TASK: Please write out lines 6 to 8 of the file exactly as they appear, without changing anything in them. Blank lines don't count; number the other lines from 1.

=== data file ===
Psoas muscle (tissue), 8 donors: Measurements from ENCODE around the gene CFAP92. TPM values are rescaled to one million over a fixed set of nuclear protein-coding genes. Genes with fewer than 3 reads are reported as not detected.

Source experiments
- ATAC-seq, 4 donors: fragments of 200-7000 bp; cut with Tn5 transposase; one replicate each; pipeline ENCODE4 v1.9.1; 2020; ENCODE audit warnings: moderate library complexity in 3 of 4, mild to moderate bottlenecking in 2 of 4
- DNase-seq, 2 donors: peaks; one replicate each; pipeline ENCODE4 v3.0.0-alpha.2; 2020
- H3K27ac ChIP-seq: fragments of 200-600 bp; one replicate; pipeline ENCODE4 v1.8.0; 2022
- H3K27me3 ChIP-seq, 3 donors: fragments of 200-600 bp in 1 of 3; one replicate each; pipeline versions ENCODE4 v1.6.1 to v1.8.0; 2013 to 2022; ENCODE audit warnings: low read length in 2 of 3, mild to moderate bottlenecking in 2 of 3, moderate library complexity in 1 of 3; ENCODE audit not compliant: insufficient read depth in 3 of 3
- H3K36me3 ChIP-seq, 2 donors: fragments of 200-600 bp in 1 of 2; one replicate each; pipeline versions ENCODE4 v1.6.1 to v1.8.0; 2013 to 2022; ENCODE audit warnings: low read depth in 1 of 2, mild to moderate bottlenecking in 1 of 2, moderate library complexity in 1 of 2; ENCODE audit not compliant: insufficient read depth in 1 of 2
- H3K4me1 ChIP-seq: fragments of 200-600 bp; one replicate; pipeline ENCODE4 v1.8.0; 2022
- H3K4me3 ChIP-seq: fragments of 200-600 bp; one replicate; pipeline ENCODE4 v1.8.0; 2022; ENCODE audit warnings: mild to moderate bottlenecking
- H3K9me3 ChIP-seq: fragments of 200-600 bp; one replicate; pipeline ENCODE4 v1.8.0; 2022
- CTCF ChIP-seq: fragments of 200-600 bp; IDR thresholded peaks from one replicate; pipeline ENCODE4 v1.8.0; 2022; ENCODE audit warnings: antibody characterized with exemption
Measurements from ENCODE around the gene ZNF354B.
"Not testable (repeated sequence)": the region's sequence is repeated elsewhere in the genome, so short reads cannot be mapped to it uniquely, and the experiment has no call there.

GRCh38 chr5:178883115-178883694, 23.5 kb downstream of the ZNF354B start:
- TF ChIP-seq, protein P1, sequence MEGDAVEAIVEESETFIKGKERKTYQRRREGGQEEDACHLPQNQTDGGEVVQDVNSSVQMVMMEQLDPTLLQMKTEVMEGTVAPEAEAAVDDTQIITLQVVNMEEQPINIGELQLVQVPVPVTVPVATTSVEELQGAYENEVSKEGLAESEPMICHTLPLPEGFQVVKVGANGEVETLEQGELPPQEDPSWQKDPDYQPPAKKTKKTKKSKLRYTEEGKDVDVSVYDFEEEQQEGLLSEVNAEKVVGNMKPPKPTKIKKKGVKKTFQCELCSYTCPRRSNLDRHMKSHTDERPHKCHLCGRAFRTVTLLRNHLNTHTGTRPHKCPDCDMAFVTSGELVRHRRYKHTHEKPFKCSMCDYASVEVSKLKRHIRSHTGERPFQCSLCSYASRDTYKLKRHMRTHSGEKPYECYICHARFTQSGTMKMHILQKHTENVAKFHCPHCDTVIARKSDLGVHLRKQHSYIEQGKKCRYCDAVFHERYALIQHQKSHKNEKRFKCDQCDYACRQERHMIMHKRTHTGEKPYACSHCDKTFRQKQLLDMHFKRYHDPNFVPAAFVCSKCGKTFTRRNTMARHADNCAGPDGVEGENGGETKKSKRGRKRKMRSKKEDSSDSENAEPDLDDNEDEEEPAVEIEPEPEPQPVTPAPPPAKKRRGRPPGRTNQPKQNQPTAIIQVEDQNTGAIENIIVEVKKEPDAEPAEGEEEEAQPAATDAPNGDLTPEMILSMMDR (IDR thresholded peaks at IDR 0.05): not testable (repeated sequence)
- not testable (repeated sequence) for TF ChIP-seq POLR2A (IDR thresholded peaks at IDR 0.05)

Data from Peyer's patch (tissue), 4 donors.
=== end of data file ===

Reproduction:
- H3K27me3 ChIP-seq, 3 donors: fragments of 200-600 bp in 1 of 3; one replicate each; pipeline versions ENCODE4 v1.6.1 to v1.8.0; 2013 to 2022; ENCODE audit warnings: low read length in 2 of 3, mild to moderate bottlenecking in 2 of 3, moderate library complexity in 1 of 3; ENCODE audit not compliant: insufficient read depth in 3 of 3
- H3K36me3 ChIP-seq, 2 donors: fragments of 200-600 bp in 1 of 2; one replicate each; pipeline versions ENCODE4 v1.6.1 to v1.8.0; 2013 to 2022; ENCODE audit warnings: low read depth in 1 of 2, mild to moderate bottlenecking in 1 of 2, moderate library complexity in 1 of 2; ENCODE audit not compliant: insufficient read depth in 1 of 2
- H3K4me1 ChIP-seq: fragments of 200-600 bp; one replicate; pipeline ENCODE4 v1.8.0; 2022